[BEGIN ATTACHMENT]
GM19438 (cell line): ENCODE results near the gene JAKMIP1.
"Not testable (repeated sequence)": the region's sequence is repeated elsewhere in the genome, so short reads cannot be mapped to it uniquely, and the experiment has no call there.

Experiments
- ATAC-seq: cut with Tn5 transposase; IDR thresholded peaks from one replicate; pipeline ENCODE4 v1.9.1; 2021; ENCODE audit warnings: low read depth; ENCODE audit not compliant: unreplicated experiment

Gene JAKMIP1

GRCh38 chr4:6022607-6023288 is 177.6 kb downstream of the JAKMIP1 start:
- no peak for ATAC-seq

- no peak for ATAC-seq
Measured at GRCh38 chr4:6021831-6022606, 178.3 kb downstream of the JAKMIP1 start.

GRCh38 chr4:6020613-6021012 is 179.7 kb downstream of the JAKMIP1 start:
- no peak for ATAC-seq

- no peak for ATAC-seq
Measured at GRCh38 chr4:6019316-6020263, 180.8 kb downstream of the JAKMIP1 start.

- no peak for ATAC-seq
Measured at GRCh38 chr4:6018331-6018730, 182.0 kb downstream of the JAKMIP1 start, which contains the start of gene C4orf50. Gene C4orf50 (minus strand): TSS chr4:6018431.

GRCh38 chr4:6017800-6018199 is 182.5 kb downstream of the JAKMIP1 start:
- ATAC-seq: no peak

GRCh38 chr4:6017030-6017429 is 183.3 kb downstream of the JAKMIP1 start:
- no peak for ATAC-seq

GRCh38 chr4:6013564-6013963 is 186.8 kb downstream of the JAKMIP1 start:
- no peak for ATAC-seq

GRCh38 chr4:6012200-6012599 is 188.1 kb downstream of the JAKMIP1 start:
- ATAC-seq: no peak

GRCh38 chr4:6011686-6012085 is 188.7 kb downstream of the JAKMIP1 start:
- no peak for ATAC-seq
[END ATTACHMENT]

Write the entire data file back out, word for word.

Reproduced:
GM19438 (cell line): ENCODE results near the gene JAKMIP1.
"Not testable (repeated sequence)": the region's sequence is repeated elsewhere in the genome, so short reads cannot be mapped to it uniquely, and the experiment has no call there.

Experiments
- ATAC-seq: cut with Tn5 transposase; IDR thresholded peaks from one replicate; pipeline ENCODE4 v1.9.1; 2021; ENCODE audit warnings: low read depth; ENCODE audit not compliant: unreplicated experiment

Gene JAKMIP1

GRCh38 chr4:6022607-6023288 is 177.6 kb downstream of the JAKMIP1 start:
- no peak for ATAC-seq

- no peak for ATAC-seq
Measured at GRCh38 chr4:6021831-6022606, 178.3 kb downstream of the JAKMIP1 start.

GRCh38 chr4:6020613-6021012 is 179.7 kb downstream of the JAKMIP1 start:
- no peak for ATAC-seq

- no peak for ATAC-seq
Measured at GRCh38 chr4:6019316-6020263, 180.8 kb downstream of the JAKMIP1 start.

- no peak for ATAC-seq
Measured at GRCh38 chr4:6018331-6018730, 182.0 kb downstream of the JAKMIP1 start, which contains the start of gene C4orf50. Gene C4orf50 (minus strand): TSS chr4:6018431.

GRCh38 chr4:6017800-6018199 is 182.5 kb downstream of the JAKMIP1 start:
- ATAC-seq: no peak

GRCh38 chr4:6017030-6017429 is 183.3 kb downstream of the JAKMIP1 start:
- no peak for ATAC-seq

GRCh38 chr4:6013564-6013963 is 186.8 kb downstream of the JAKMIP1 start:
- no peak for ATAC-seq

GRCh38 chr4:6012200-6012599 is 188.1 kb downstream of the JAKMIP1 start:
- ATAC-seq: no peak

GRCh38 chr4:6011686-6012085 is 188.7 kb downstream of the JAKMIP1 start:
- no peak for ATAC-seq